I read with interest about the government having issued licences to certain people to build or buy shallow draft container vessels for carrying containers between Chittagong port and Pangaon. Some of these people are supposed to be selling off their licenses. I do not know of any legal provision either in our merchant shipping law or in the inland shipping law that gives the power to the government to issue any license for such purpose or to prevent other vessels registered in Bangladesh from being engaged in such trade. This illegal license business is the creation of the government to allow their party-men to make money out of nothing.
We all know that the existing two port authorities (Chittagong and Mongla) are supposed to provide facilities to shipping and thereby facilitate trade. Ports provide facilities and collect fees and charges as approved by the government. Ports were not established or developed to provide commercial transportation services. It is beyond the remit of the port. In addition to several private enterprises there are two public sector enterprises (state owned corporations) for carriage of goods – BSC in the ocean-going sector and BIWTC in inland sector. By allowing the CPA to carry containers from Chittagong to Pangaon, the government has overlapped and duplicated role and function of state owned enterprises. It has in a way challenged the fundamental framework of these institutions. Besides, when port authority itself carries the cargo, it automatically enjoys certain privilege and benefits over others. This is wrong. It must be stopped immediately.
The ministry of shipping has been involved in various unlawful activities. I think it was about a year back the minister, prompted by the inland vessel owners, decided that all vessels must be utilized for carriage of goods by inland waterways even though relevant factories/ industries may have their own vessels for carriage of raw materials or finished product. A policy circular was issued. This was subsequently challenged in the court. The court ruled that the government had no power or jurisdiction over the matter. The court clearly stated that the duty of the government was to ensure safety and not to dictate the trade. This was a slap on the face of the minister.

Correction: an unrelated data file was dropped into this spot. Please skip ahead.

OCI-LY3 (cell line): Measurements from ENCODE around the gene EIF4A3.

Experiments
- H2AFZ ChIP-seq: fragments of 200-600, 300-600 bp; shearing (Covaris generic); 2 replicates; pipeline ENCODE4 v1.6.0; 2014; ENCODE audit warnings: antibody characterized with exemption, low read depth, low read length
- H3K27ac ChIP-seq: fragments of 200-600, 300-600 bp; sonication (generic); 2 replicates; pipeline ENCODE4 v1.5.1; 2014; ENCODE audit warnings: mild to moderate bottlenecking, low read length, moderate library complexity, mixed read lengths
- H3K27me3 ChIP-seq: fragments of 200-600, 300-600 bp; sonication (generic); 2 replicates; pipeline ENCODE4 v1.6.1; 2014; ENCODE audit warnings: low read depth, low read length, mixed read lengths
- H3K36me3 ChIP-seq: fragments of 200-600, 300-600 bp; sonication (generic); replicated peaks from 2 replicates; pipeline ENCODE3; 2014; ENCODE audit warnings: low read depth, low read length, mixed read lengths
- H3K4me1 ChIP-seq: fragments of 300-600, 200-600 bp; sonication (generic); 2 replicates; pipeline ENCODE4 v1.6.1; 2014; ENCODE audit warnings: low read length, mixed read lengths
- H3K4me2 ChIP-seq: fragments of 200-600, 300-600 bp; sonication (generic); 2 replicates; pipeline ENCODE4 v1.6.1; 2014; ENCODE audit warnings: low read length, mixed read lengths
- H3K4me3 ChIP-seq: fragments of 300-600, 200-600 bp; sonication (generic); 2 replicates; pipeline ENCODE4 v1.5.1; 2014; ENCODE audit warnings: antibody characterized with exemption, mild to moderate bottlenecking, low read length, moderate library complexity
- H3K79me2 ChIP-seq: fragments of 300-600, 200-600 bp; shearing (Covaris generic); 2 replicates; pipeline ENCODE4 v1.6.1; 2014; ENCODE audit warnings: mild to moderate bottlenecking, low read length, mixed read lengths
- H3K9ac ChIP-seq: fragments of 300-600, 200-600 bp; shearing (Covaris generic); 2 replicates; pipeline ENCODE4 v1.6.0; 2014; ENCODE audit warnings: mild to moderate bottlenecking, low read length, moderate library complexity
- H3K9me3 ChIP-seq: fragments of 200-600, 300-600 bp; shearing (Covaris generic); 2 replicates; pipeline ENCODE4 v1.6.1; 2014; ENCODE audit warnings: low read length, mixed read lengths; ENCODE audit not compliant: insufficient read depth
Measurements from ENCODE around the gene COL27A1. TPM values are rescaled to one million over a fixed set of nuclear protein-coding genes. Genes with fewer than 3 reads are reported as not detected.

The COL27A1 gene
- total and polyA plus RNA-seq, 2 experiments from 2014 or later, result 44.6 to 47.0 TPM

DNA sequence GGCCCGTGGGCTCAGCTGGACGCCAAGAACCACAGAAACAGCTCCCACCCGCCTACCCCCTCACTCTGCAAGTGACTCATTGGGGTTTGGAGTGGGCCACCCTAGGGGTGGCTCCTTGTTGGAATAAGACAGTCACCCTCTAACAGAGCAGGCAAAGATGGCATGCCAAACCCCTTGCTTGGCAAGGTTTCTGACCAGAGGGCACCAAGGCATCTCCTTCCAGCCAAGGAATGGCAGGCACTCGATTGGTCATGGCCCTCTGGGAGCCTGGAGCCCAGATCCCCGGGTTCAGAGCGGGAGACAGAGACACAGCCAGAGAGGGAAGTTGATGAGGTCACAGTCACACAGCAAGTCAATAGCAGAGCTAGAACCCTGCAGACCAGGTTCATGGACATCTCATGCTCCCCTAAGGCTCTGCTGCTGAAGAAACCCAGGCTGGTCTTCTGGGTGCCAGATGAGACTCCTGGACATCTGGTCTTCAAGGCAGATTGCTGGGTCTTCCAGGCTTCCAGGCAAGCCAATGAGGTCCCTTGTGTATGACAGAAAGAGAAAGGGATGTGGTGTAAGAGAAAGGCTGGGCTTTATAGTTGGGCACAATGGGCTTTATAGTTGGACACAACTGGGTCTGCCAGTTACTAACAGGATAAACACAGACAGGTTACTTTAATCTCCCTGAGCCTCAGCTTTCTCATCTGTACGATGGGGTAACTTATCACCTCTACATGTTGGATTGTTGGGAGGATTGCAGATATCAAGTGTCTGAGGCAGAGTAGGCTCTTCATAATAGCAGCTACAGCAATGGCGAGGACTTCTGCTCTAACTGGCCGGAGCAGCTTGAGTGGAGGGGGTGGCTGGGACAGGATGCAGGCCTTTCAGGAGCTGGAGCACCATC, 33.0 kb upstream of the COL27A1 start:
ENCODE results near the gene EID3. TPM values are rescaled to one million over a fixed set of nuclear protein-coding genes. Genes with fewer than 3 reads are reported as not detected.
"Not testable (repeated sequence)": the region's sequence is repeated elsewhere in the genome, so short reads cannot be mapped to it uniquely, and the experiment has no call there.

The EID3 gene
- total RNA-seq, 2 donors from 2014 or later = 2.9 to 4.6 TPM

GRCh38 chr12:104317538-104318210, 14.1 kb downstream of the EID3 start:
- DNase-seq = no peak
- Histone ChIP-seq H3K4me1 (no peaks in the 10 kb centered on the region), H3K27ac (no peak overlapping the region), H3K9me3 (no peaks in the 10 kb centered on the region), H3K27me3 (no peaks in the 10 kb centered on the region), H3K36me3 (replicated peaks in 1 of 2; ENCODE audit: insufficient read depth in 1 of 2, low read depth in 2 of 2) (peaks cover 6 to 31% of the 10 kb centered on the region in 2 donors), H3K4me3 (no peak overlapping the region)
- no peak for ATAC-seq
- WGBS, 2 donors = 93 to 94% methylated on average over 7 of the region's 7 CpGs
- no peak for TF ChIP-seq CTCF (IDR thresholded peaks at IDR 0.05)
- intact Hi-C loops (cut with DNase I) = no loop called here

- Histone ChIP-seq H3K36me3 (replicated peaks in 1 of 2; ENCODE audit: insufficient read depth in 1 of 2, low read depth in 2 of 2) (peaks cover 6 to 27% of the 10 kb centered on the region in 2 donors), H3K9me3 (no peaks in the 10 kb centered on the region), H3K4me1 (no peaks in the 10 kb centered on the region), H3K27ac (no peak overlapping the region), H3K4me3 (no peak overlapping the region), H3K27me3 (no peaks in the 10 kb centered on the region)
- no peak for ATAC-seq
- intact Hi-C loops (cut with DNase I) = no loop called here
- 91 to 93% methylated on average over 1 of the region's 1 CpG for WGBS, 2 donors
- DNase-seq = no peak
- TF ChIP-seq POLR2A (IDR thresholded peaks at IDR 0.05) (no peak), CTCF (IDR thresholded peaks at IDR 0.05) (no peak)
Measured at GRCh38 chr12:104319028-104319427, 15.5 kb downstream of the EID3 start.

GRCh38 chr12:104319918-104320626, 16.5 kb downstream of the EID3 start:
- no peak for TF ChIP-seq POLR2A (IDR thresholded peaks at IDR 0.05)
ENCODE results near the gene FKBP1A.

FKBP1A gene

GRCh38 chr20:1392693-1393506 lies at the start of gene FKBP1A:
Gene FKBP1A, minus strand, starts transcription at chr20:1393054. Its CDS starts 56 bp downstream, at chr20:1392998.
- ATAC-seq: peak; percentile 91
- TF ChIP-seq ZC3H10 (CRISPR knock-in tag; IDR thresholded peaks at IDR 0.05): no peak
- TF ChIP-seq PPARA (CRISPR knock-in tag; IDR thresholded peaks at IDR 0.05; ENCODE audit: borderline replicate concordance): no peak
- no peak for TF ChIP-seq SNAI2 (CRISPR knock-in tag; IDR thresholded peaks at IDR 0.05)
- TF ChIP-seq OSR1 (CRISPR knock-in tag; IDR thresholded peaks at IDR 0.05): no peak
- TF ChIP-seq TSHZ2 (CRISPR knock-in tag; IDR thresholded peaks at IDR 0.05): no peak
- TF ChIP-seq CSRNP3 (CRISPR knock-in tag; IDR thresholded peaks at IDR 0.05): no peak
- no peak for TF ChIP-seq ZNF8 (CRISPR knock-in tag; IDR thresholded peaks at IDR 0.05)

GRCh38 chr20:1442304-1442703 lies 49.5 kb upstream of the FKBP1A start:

We do not have a large fleet of ocean-going ships. Most of our seafarers (officers and ratings) serve on foreign ships all over the world. In order to sustain this positive trend of employment, it is essential that Bangladesh maintains high standard of training and certification in compliance with international convention. It is very unfortunate that Bangladesh failed to comply with the provision I/7 and I/8 of the convention. IMO has already given Bangladesh a warning letter. If Bangladesh is removed from the white list of IMO, thousands of its seafarers will become redundant/ jobless. This matter needs urgent attention – far more important than setting up naval university.
Government should also fully implement ILO-MLC-2006 convention at the earliest possible. Though broadly it falls within the domain of the ministry of labour, it is far easier and practicable to implement through ministry/ department of shipping. The relevant department should immediately start the process of licensing the RPS (recruitment and placement services). Government must understand that MLC-2006 will have a direct bearing on employment of our seafarers where department of shipping is already involved in training and certification. Bring it all under one umbrella.
Finally, just a few words about necessity of a modern merchant shipping act. Law provides jurisdiction and a framework for future growth. “A vessel cannot have full registration unless it is brought to Bangladesh”- cannot be a good law. Why the vessel cannot be fully registered as and when the ownership is changed? The law has to be changed. A mortgage cannot be recorded on a temporary/ provisional register. We need a modern and practicable merchant shipping act.
Writer born in Bangladesh in 1945. Had pre-sea training in Chittagong Marine Academy (1962-63). Joined merchant navy in 1963. Obtained Master Mariner from DOT, UK in 1976. Commanded merchant ships including passenger ship. Then served as Manager and Technical Director of a Shipping Company; as Assistant Harbour Master of Chittagong Port; Commandant of the Chittagong Marine Academy; as Chief Nautical Surveyor and then as Director General of Shipping with the Government of Bangladesh. In 1991 joined DOT-UK (now UK-MCA) as a Marine Surveyor and in 1997 promoted as Deputy Chief Examiner. From 2000 to 2004 served as Maritime Administrator in Gibraltar and from 2004 to 2008 as a Deputy Director of the Bahamas Maritime Authority, the Kingdom of Bahrain as Maritime Adviser, now serving in Tonga as a World Bank consultant for transport sector. Professional Affiliations : Member, Association of Marine Surveyors; Member, BMNOA, & Ex-Member, UK Merchant Navy Reserve. Awards : Service Medal as an Officer of the Bangladesh Naval Reserve